Modi’s Cabinet Sworn-in: Dalits, OBCs, Tribals, but No Muslims — BJP’s Strategic Representation Unpacked

Amidst the ceremonial pomp, the new cabinet formation in New Delhi brings forth a calculated tapestry of representation. While the inclusion of Dalits, OBCs and tribals marks a strategic shift, the stark absence of Muslim ministers raises pertinent questions. With meticulous attention to regional dynamics and electoral calculations, the BJP-led NDA government positions itself for the challenges ahead.
Of the 30 ministers in the Cabinet, there are five Ministers of State with independent charge.
Of the 30 ministers in the Cabinet, there are five Ministers of State with independent charge.Photo: NDTV

New Delhi: Seventy-one Union ministers were sworn in alongside Prime Minister Narendra Modi on June 9. The new cabinet includes 10 Dalits, 27 from the Other Backward Classes (OBCs), 21 from “upper” castes, five from tribal groups and five from religious minorities. However, there are no Muslims in the current lineup.

During the previous Bharatiya Janata Party (BJP)-led National Democratic Alliance (NDA) government, Mukhtar Abbas Naqvi served as the minority affairs minister but resigned in 2022 when his Rajya Sabha term ended. Smriti Irani replaced him, and currently, no Muslim minister has been sworn in, as no MPs belonging to the community were elected to the Lok Sabha from the NDA this term.

The five ministers from minority communities include Hardeep Singh Puri (Sikh), Ravneet Singh Bittu (Sikh), George Kurian (Christian), Kiren Rijiju (Buddhist) and Ramdas Athawale (Buddhist). Puri and Athawale are Rajya Sabha MPs, Rijiju won the Lok Sabha election from Arunachal Pradesh, Bittu lost in Punjab and Kurian, BJP’s general secretary in Kerala, did not contest.

In 2019, 57 ministers were sworn in, comprising 32 from “upper” castes, 13 OBCs, six Scheduled Castes (SCs) and four Scheduled Tribes (STs). The Council of Ministers was expanded in 2021, and it included 27 OBCs, 12 SCs, eight STs and 30 from “upper” castes. The current representation of “upper” castes has decreased, particularly after many candidates from this group lost in Uttar Pradesh.

Inclusion of ministers in Modi’s second term that represented the saffron party’s focus on tribals and Dalits include Virendra Kumar, Thawar Chand Gehlot and Ram Vilas Paswan. Kumar, having succeeded Gehlot as the minister for social justice and empowerment, retained his cabinet position after winning his eighth Lok Sabha election from Madhya Pradesh.

New Dalit ministers include Chirag Paswan and Jitan Ram Manjhi. Arjun Ram Meghwal from Rajasthan, who previously served as the law minister, has been appointed as minister of state (independent charge). Additional ministers of state include Athawale, SP Singh Baghel, L Murugan and Kamlesh Paswan.

The number of Dalit ministers has been increased visibly keeping in mind the saffron party’s significant loss of votes of the marginalised group. It also highlights the representation of religious minorities like Sikhs and Christians.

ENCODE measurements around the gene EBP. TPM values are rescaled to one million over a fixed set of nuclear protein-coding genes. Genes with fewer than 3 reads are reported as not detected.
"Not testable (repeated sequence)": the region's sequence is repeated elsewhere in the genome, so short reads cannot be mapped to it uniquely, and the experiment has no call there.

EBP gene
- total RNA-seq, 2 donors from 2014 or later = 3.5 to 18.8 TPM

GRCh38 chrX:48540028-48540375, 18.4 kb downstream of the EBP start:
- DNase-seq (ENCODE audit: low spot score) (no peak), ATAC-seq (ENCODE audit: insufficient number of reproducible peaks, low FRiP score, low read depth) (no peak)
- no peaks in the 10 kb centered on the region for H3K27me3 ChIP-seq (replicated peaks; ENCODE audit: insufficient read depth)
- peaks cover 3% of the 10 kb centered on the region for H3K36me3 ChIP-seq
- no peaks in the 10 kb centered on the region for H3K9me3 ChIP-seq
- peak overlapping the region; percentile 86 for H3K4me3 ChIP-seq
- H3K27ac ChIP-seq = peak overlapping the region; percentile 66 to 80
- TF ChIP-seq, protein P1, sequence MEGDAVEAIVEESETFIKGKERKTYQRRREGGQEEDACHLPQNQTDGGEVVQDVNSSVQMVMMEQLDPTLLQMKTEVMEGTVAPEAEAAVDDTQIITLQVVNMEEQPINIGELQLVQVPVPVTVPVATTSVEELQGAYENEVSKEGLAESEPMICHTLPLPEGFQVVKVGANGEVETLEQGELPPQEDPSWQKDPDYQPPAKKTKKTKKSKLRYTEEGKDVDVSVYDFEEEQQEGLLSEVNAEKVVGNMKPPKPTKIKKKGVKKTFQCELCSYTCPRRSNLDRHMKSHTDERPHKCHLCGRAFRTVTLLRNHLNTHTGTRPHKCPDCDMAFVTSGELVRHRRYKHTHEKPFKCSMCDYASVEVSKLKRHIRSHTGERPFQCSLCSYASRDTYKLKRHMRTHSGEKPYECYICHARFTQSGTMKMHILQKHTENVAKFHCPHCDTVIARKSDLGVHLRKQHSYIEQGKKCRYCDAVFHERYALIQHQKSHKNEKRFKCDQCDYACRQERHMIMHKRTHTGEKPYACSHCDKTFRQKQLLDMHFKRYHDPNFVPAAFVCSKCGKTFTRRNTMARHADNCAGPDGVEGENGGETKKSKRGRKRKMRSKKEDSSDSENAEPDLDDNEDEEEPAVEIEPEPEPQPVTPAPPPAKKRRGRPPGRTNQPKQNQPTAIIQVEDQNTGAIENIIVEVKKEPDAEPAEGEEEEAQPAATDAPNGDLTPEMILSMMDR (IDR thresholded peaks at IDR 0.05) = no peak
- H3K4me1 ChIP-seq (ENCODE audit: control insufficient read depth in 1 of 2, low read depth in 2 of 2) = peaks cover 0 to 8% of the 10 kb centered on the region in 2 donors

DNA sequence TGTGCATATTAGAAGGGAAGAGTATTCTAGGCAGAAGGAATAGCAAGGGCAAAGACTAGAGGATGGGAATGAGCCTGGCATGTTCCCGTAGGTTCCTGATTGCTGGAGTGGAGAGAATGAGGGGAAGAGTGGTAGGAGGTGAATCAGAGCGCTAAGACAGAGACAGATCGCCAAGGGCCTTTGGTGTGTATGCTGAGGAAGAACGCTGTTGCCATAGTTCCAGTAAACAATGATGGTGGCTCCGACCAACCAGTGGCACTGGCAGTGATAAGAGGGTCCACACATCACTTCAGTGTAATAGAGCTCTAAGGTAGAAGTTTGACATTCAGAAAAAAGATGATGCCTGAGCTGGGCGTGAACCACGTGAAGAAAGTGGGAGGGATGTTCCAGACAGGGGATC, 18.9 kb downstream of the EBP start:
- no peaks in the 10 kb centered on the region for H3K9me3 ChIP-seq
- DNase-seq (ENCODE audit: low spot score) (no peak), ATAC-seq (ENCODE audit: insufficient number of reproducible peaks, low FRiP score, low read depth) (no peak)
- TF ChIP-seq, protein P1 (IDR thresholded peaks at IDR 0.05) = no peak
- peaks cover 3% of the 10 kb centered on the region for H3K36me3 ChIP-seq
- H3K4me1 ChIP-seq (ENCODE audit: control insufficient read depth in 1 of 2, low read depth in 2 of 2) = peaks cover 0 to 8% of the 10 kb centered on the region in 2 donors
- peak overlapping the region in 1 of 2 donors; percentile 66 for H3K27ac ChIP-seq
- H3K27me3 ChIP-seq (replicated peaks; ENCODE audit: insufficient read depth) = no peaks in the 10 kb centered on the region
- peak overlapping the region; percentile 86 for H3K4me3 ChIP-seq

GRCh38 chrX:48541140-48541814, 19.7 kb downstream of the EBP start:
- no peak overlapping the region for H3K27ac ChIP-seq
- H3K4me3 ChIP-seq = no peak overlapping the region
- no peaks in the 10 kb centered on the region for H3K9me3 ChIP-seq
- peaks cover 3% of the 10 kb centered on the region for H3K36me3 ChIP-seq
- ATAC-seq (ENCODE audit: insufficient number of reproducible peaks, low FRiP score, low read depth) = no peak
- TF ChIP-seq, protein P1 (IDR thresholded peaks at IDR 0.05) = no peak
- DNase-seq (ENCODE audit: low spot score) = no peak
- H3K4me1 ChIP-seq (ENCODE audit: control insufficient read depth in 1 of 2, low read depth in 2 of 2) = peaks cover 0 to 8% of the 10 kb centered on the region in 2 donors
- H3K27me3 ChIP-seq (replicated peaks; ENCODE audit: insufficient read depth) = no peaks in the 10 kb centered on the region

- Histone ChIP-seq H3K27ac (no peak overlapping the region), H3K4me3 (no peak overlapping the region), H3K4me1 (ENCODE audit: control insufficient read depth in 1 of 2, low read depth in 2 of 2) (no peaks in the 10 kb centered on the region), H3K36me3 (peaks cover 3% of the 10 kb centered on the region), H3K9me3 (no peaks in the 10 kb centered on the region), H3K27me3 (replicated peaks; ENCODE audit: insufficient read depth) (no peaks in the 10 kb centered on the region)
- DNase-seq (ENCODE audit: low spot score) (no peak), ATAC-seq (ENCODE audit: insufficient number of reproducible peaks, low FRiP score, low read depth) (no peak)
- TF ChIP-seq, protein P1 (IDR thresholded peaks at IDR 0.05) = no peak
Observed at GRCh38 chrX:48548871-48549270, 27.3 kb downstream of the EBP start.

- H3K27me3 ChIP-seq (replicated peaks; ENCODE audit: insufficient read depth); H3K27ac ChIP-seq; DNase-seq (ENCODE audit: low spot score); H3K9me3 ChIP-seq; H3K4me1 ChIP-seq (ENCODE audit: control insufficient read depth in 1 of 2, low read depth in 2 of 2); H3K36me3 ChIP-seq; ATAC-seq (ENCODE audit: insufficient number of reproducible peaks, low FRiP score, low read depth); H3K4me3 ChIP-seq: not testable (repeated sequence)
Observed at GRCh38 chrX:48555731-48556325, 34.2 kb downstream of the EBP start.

The number of ministers from tribal groups remains at five, similar to the 2019-2024 term. Among them, Jual Oram from Odisha has been elevated to a Cabinet minister. Despite Arjun Munda’s loss, other tribal ministers include Sarbananda Sonowal, Savitri Thakur and Durga Das Uikey.

Bihar, having elected 30 MPs from the NDA coalition to the Lok Sabha, now has eight ministers, with three from OBCs, three from “upper” castes and two Dalits. This representation aligns with the state’s significance for the BJP and its ally Janata Dal (United), ahead of the Assembly elections next year.

Notably, two Bhumihar ministers, Lallan Singh and Giriraj Singh, have been included. Other representatives include Rajya Sabha MP Satish Chandra Dubey (Brahmin), Ram Nath Thakur (extremely backward castes), Raj Bhushan Nishad (Mallah community) and Chirag Paswan and Jitan Ram Manjhi (Dalits). No Rajput or Kushwaha ministers were included.

In poll-bound Haryana, influential Ahir OBC leader Rao Inderjit Singh has been reappointed. Other ministers include Krishan Pal Gurjar and former CM Manohar Lal Khattar. The BJP has not included any ministers from the Jat community, reflecting the party’s loss of support among Jats, OBCs and SCs as noted in a CSDS-Lokniti post-poll survey.

The BJP’s seat tally in Maharashtra and Uttar Pradesh reduced significantly from 2019. However, despite a reduction in the number of MPs, the state retained significant representation in the Council of Ministers, with nine ministers, including Rajnath Singh, Anupriya Patel, BL Verma, SP Singh Baghel and Pankaj Chaudhary. Newcomers include Jitin Prasada, Jayant Chaudhary, Kirti Vardhan Singh and Kamlesh Paswan. Hardeep Singh Puri is a Rajya Sabha member from Uttar Pradesh.

In Maharashtra, six MPs were picked as ministers, including Nitin Gadkari, Piyush Goyal, Raksha Khadse, Pratap Rao Jadhav, Ramdas Athawale and Murlidhar Mohol, with the names of Narayan Rane and Bhagwat Karad dropped.

In Rajasthan, despite losing 13 Lok Sabha seats, Bhupendra Yadav, Arjun Ram Meghwal and Gajendra Singh Shekhawat retained their positions, with Bhagirath Choudhary being the only new addition.

Southern states also saw representation, with Telangana electing eight BJP MPs, two of whom were appointed ministers — Bandi Sanjay Kumar and G Kishan Reddy. In Kerala, BJP inducted Thrissur MP Suresh Gopi and George Kurian.

Andhra Pradesh will have three ministers from the BJP-TDP alliance. Karnataka’s cabinet includes HD Kumaraswamy and Shobha Karandlaje from the Vokkaliga community and V Somanna from the Lingayat community.

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